An analysis of oil supply disruption scenarios
Author(s)Mork, Knut Anton
This report brings the results of simulations of some oil supply disruptions on the M.I.T. Energy Laboratory Energy Macro Model. This model has previously been used to study the macroeconomic effects of the 1973-74 and 1979 oil price shocks, as well as for policy simula- -tions related to these historical events (Mork and Hall, 1980a, 1980b, 1981). Recent extensions of the model allow it to be used for simulation of possible future oil supply disruptions, such as the loss of oil deliveries from Saudi Arabia or the entire Persian Gulf region.The extensions go mainly in the direction of more explicit modeling of thedomestic energy sector and of the world oil market. Although very important, these extensions are still in an experimental stage. Richard Gilbert of the University of California at Berkeley provided invaluable help in modeling the domestic energy sector. The short-run functioning of the world oil market was modeled along the lines suggested by Chao and Manne (1980). Sanjay Srivastava provided useful research assistance in preparing and programming the solution algorithm for the model. None of these persons are, however, in any way responsible for the contents of this report.Three basic disruption scenarios are analyzed, of 3, 10, and 18 million barrels per day (mmbd) on the world level, respectively. Disruptions are modeled as leftward shifts in the world supply curve for oil (OPEC's 'price reaction' curve). All disruptions are assumed to last for one year, but another three years are assumed to be needed to restore the lost capacity. Each disruption scenario is simulated under three different policy assumptions. The first case assumes no new policy. The second case assumes a specific tariff on oil imports, rising from $2.50 in 1981 to a long-run value of $10.00 in 1984. In the third case, an ad valorem tariff is introduced gradually in the same way, from 7.5 percent of the world price in 1981 to 30 percent in 1984. As a last exercise, a 10 mmbd disruption is simulated under the assumption that all relative prices adjust perfectly to clear all markets.Oil supply disruptions are found to add substantially to inflation during the disruption year and to cause substantial real losses. For a 10 mmbd disruption (the possible loss of Saudi Arabia), 6.4 percentage points are expected to be added to the inflation rate in the disruption year, and the net social cost in real terms is projected as $489 billion in 1980 dollars. An 18 mmbd disruption (the possible loss of the Persian Gulf) is expected to lead to an 8 percent drop in real GNP in the year of the disruption, to add 14 percent to the inflation rate and 6.5 percent to the unemployment rate in the same year, and to incur a net loss of $1,010 billion in 1980 dollars.The two tariffs are found to lead to very similar results. The ad valorem tariff may hold a slight edge over the specific tariff by reducing transfer the real income to oil exporters during a disruption by slightly more than it increases the loss due to unemployment. Both tariffs are, however, clearly inferior to the alternative of no new policy because of the added losses and inefficiencies in normal periods.If all prices and wages were free to adjust instantaneously, so that full employment were maintained everywhere during a disruption, then the world oil market would be.much higher and the price increase more than three times as high. This effect of unemployment on oil prices provides an automatic stabilizer in the world market and is an important part of the explanation of the apparent resilience of the U.S. economy to large disturbances in the world oil market.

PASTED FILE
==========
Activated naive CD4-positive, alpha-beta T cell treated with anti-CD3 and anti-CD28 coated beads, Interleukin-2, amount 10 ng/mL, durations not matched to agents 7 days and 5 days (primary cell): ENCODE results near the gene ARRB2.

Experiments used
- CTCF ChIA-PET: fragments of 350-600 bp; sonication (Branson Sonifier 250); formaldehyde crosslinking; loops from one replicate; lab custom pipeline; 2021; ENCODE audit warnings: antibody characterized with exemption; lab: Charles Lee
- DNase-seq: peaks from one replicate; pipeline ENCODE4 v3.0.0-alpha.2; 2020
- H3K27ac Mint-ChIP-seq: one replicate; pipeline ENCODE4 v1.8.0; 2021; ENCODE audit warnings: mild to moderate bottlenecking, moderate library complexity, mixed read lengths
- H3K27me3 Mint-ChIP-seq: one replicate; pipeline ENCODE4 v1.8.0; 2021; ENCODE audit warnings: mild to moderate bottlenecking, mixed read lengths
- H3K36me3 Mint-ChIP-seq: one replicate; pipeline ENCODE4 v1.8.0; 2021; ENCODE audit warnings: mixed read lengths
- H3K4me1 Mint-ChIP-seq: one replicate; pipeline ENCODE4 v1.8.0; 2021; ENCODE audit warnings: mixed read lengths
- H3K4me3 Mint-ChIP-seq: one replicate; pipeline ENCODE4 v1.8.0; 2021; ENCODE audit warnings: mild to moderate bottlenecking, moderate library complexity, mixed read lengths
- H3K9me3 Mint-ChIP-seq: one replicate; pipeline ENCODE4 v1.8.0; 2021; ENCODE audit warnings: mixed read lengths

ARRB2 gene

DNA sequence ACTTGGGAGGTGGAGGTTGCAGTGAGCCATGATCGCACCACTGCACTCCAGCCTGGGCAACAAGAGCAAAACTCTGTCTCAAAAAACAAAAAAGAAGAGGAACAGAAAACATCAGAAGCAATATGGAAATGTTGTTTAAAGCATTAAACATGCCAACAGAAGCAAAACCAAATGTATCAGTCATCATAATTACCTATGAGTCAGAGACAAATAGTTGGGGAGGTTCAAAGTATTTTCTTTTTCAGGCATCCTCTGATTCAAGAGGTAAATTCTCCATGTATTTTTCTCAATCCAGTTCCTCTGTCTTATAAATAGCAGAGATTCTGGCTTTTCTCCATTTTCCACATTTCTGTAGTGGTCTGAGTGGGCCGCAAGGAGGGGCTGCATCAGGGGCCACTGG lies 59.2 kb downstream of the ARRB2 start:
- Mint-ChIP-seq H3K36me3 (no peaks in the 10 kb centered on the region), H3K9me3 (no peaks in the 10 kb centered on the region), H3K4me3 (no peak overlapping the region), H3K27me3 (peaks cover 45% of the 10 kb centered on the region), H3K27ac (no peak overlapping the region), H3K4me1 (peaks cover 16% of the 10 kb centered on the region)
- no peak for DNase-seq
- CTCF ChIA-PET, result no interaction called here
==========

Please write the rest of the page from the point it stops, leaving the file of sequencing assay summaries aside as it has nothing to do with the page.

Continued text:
[Cambridge, Mass.] : Massachusetts Institute of Technology, Energy Laboratory, 1981
Energy Laboratory report (Massachusetts Institute of Technology. Energy Laboratory) no. MIT-EL 81-010.
Petroleum products, Energy consumption, Petroleum industry and trade.